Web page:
Hi Creative Friends,
We are sharing a gorgeous card design by our good friend Heather Telford. We love sharing projects from Heather. She is so talented!
For this card design, she used the beautiful and serene Snowfield stamp by Penny Black.
It’s a treat to be here on the Foiled Fox blog again with a wintry stamped scene. The stamp is called snowfield and it’s from Penny Black.
As usual, I worked on hot-pressed watercolor paper. There is often a lot of detail in scenic stamps and the smooth surface of hot-pressed paper helps me capture as much detail as possible. Before stamping I splattered masking fluid on the watercolor panel and let it dry. Sometimes I use an old paintbrush to splatter but this time I used a splatter brush that spreads fine dots over the panel.
I kept the watercolor panel in a stamp positioner for the whole process which enabled me to add ink one color at a time if I wanted and to keep building up color with multiple stampings. I stamped the scene first in speckled egg distress ink. This gave me a pale print of the whole scene which would be covered or diluted as I stamped and painted darker inks over the top. Using the first print as a guide I filled the sky with a mix of Blueprint Sketch and Dusty Concord inks concentrating darker colors along the hilltop to look like distant trees. I dried the sky completely before moving on to the next step.
I stamped the fence first with ground espresso then added both hickory smoke and black soot on subsequent stampings. I blended with a paintbrush to get shadows on the fence posts. To preserve the look of snow on the fence I painted above the snow with a diluted mix of blueprint sketch and dusty concord. Where the fence got smaller in the distance I added snow on top of the fence with a white gel pen.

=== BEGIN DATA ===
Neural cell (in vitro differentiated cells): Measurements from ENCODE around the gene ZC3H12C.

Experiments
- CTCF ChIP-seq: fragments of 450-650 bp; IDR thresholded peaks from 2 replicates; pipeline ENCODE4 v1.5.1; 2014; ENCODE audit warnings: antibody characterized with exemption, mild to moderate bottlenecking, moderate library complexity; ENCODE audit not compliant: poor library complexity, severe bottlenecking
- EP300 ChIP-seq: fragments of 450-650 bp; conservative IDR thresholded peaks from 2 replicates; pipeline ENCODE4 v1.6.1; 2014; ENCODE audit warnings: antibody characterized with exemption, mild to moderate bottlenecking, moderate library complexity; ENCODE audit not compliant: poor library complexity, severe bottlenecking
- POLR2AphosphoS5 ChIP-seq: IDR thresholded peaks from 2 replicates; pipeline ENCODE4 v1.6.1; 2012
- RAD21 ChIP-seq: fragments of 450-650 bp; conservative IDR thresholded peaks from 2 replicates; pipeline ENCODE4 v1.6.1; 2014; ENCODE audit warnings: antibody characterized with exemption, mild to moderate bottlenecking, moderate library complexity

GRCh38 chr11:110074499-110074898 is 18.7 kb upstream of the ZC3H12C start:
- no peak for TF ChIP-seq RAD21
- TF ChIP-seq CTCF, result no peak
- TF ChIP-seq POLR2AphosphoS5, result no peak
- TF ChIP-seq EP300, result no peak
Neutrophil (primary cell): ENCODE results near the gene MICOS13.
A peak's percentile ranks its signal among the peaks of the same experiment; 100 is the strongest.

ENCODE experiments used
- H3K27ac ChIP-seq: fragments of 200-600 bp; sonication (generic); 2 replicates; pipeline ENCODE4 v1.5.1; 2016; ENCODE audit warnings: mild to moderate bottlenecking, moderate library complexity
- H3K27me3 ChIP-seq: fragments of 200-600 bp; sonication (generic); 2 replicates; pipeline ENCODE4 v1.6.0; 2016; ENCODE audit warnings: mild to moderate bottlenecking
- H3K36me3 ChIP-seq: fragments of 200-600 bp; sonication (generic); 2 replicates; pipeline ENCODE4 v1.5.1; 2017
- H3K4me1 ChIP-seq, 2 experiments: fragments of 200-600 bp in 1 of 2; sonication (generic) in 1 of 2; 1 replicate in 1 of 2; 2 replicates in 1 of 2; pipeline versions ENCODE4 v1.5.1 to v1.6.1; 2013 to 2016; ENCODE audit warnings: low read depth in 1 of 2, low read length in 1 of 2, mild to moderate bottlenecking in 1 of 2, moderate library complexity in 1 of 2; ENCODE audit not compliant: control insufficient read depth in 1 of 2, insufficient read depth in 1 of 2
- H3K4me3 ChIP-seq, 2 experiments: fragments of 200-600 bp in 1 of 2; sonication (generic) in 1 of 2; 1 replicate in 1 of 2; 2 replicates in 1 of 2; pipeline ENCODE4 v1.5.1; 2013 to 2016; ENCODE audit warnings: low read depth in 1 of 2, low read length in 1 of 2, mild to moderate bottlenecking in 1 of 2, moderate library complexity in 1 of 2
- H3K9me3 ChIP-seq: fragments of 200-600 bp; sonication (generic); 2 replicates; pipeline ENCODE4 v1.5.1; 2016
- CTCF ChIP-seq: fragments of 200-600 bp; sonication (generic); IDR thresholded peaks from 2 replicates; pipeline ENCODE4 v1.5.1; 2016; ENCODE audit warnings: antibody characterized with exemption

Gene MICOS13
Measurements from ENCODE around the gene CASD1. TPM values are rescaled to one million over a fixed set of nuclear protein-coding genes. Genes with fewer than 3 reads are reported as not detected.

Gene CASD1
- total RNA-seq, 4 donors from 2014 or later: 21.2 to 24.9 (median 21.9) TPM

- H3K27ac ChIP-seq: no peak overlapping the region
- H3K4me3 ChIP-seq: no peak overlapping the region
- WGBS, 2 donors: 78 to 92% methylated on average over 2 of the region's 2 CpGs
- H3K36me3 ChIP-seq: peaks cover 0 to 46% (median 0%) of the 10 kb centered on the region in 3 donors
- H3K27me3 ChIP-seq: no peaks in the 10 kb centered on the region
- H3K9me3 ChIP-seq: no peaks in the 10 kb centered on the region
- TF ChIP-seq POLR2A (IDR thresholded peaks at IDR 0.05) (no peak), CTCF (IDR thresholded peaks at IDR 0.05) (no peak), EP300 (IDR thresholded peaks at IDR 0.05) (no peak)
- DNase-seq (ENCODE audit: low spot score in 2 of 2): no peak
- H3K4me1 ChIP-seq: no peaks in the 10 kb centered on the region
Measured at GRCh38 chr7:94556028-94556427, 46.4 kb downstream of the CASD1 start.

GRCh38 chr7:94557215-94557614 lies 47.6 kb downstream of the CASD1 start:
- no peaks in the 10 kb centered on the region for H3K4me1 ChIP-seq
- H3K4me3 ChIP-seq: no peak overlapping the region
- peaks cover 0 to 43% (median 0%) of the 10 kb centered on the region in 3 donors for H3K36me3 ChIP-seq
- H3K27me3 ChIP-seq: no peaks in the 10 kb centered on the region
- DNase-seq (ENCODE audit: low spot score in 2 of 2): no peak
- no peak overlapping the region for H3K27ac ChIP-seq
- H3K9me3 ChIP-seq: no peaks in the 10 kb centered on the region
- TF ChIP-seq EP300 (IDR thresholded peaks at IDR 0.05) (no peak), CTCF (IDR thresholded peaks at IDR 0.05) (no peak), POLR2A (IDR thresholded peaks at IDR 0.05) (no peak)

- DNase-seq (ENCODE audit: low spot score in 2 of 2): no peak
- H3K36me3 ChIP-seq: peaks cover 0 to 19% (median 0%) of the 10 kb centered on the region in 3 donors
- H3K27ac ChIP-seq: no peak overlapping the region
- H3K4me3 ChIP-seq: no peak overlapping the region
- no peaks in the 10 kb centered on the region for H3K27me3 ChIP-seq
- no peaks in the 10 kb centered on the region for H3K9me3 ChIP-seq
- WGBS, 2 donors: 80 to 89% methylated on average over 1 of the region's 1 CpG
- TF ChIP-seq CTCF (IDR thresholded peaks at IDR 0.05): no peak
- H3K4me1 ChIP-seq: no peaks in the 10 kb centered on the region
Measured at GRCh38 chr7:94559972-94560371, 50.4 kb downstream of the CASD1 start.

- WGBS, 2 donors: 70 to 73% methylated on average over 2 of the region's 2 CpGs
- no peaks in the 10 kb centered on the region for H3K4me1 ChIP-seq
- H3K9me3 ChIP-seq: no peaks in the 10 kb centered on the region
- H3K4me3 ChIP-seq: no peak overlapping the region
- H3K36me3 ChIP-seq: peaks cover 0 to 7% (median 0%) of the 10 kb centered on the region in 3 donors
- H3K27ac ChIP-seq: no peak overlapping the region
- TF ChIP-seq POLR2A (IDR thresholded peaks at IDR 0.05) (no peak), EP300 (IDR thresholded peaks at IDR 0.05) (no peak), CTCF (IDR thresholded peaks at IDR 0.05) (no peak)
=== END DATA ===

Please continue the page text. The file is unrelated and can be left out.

I painted bumpy lines of blue/purple ink in the foreground area and blended them upwards with water to make them disappear. I keep a paper towel in my hand when I do this step to dab away paint and water before it soaks in or goes too far. Finally, I worked on the tree. I stamped it both with archival Black Soot ink and distress Black Soot. This gave me outlines that would not dilute and the ability to blend the distress ink to fill any areas which were not solid enough.
The final satisfying step is removing the masking fluid to reveal snow falling over the scene. If you don’t want to do the masking fluid step just splatter white paint over the panel at the end. I’m happy to say I’m not seeing this kind of snowy scene out my window just yet but I will enjoy it when it comes in a month or so!
More about Heather:
2 thoughts on “Winter Snowfield”
Wow beautiful snowy scene, I love Heather’s techniques!
Yes, she is a super talent!!
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